Terrified of Public Speaking?
Those great ideas rattling around in your head are meaningless if you can’t clearly present them to the people who need to hear your voice and be convinced you have the information they need.
Imagine sitting in a meeting with twenty people. The group is discussing ideas to solve a major problem your company is encountering. The floor is open, and your team leader is asking for new ways to solve an old problem.
You know you have the idea that could make a difference, but you hesitate to talk because you are terrified of speaking in front of any sized group, even a group of your peers, so you say nothing letting others, more confident but maybe less talented, take the lead
The ability to express yourself, clearly and confidently, is one of the lost arts of business, and also life. We spend years developing our expertise, but then spend little time learning how to communicate what we know to people who need to hear us.
The need for powerful personal expression is not limited to a business setting. Writers who master public speaking can create careers as consultants and lecturers. Teachers who gain advanced speaking skills can change the outcome of many more lives than one who possess the knowledge but also the inability to communicate clearly what he or she knows and believes.
If you are getting interviewed for a job you are giving a presentation. If you are asking for a raise, you are expressing what you do and how it benefits the company. If you are a poet who writes magic, the magic can be spread to bigger groups as a speaker to those who want to hear your voice, and your own interpretation of your work.
Power through public speaking is often the missing ingredient in a career. How many technically competent people never get promoted to jobs they deserve because of their inability to communicate what they need done to the staff that works for them?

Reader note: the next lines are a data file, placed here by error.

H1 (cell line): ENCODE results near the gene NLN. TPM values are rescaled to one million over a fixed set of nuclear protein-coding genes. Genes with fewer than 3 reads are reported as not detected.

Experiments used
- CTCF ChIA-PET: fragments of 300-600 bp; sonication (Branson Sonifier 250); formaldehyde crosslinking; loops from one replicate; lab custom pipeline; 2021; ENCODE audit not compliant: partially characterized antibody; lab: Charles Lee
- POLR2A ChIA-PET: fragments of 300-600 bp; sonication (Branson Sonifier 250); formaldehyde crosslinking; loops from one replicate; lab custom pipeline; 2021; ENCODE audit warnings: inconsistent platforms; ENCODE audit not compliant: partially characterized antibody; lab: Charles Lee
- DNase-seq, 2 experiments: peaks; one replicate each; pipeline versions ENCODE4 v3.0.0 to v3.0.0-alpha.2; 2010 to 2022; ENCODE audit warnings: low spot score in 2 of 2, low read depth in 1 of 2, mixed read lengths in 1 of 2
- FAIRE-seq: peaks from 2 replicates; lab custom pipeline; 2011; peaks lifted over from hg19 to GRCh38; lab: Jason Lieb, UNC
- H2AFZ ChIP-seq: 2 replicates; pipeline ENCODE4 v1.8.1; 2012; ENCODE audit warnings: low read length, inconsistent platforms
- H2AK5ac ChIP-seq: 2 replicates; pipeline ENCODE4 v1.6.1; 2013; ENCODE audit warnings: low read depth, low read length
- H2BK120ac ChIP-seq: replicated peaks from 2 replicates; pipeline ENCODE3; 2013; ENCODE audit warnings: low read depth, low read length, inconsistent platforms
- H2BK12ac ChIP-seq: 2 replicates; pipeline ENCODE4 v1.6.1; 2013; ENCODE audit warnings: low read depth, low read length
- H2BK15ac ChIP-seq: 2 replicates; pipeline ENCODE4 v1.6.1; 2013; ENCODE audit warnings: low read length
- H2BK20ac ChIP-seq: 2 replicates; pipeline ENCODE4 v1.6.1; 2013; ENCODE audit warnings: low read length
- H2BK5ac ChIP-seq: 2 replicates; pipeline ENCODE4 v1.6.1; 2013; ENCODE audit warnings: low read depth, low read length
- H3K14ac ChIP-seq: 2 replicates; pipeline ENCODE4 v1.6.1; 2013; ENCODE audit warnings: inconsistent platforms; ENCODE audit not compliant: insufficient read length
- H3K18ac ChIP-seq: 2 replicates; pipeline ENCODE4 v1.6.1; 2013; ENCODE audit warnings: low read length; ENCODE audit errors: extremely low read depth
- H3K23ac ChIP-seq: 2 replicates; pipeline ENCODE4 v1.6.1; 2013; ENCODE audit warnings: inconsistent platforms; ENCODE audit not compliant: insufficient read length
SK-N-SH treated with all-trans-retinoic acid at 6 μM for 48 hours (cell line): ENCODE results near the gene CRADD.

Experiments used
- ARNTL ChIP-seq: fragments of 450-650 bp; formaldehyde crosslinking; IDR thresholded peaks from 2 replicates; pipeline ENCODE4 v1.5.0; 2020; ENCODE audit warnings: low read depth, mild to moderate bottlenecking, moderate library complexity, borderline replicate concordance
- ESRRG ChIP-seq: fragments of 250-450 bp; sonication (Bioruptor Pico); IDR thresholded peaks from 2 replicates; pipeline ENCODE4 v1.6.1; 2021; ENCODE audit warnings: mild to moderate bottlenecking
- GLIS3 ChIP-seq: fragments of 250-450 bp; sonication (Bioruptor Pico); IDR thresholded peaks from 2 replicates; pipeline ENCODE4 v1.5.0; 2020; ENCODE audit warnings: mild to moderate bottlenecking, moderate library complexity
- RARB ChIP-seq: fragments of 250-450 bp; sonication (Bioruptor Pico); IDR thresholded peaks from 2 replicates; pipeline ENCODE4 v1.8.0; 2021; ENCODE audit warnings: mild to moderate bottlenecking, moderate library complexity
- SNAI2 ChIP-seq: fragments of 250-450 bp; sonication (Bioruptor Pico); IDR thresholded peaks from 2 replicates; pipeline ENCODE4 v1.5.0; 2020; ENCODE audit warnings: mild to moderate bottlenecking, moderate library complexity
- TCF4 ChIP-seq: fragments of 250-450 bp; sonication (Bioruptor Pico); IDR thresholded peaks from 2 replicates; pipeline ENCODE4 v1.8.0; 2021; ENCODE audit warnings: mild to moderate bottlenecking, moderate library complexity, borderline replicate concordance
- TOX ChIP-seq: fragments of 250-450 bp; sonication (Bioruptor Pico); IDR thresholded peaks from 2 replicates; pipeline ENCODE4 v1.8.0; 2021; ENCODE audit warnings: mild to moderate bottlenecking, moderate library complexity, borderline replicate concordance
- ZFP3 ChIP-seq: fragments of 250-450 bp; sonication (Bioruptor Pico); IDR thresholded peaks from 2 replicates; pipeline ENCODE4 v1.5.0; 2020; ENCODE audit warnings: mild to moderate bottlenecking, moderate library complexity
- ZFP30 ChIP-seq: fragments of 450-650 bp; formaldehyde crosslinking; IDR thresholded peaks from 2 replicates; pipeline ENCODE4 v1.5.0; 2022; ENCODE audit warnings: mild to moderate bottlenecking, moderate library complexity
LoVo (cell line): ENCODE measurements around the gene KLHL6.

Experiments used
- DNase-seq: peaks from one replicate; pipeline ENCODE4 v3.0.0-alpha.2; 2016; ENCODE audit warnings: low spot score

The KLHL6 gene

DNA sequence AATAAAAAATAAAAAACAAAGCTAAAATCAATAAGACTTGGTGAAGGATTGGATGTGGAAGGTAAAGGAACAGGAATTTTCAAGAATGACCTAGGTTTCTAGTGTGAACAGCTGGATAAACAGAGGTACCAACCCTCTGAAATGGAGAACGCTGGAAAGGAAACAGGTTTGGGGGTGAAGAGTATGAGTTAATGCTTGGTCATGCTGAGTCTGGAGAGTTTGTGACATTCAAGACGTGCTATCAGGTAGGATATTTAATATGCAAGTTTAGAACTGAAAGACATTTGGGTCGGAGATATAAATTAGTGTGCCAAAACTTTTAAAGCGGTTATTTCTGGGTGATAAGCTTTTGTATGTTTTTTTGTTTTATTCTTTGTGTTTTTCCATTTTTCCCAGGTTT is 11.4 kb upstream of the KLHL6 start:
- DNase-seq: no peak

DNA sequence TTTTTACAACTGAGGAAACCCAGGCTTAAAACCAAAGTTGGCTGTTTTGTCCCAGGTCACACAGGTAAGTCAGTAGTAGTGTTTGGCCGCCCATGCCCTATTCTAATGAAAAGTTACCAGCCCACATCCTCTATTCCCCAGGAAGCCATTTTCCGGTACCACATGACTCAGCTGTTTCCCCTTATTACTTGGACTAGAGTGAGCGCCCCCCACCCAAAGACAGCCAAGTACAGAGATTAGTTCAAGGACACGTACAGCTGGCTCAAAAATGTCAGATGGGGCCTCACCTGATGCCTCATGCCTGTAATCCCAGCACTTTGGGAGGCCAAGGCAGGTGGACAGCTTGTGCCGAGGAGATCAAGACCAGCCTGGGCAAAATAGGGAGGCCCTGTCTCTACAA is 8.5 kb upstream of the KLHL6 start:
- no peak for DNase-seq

Fear of public speaking has for decades ranked higher than fear of almost anything else one could imagine.
If given a choice, many people would rather jump into a pit of spiders and snakes, wrestle zombies, and be stuck with needles than stand in front of two hundred people and give a presentation
Here are the Top Ten Phobias according to The Washington Post:
1. Public speaking (glossophobia)
2. Heights (acrophobia)
3. Bugs and insects (entomophobia)
4. Drowning (aquaphobia)
5. Bloods and needles (trypanophobia)
6. Enclosed in small spaces/no escape (claustrophobia)
7. Flying (aviophobia)
8. Strangers (xenophobia)
9. Zombies (kinemortophobia)
10. Darkness (nyctophobia)
This fear of public speaking can also severely affect your career. According to Peter Khoury in an article written for Magnetic Speaking, fear of public speaking has a ten percent impairment on wages, a ten percent impairment on college graduation, and a fifteen percent impairment of promotion to management. Yet knowing this, only about eight percent of those who have public speaking fear seek professional help and training.
What can you do?
Your fear of public speaking does not disappear without work, but you can get this fear under control and move yourself up to a higher level of participation in your work and life
Read extensively about how it is done
Information is confidence. The more you understand about speaking, the less nervous you will be. As in all skill sets, there is a pattern that can be learned and mastered.
Solid presenters are not born that way, they master their own information, then become competent at the skills it takes to consistently be effective as a speaker.
Here is a working list of good books to have on your shelf as career development tools. The first two authors might be enough to get you started then work down the list if you want to understand speaking more deeply:
· The Naked Presenter and Presentation Zen by Garr Reynolds
· Slide:ology (This is the correct spelling) by Nancy Duarte
· How to Talk to Anyone by Leil Lowndes
· The Art of Public Speaking by Stephen Lucas
· Stage Fight by Cody Smith
· The Art of Public Speaking by Dale Carnegie
· Confessions of a Public Speaker by Scott Berkun
· Resonate by Nancy Duarte
You are searching for two distinct paths in your reading. First of all, you should learn how to be a presenter on stage, including working through your anxiety, dress, audience interaction and speaking techniques. Remember these skills work sitting across the desk from your boss as well as standing in front of a room of hundreds.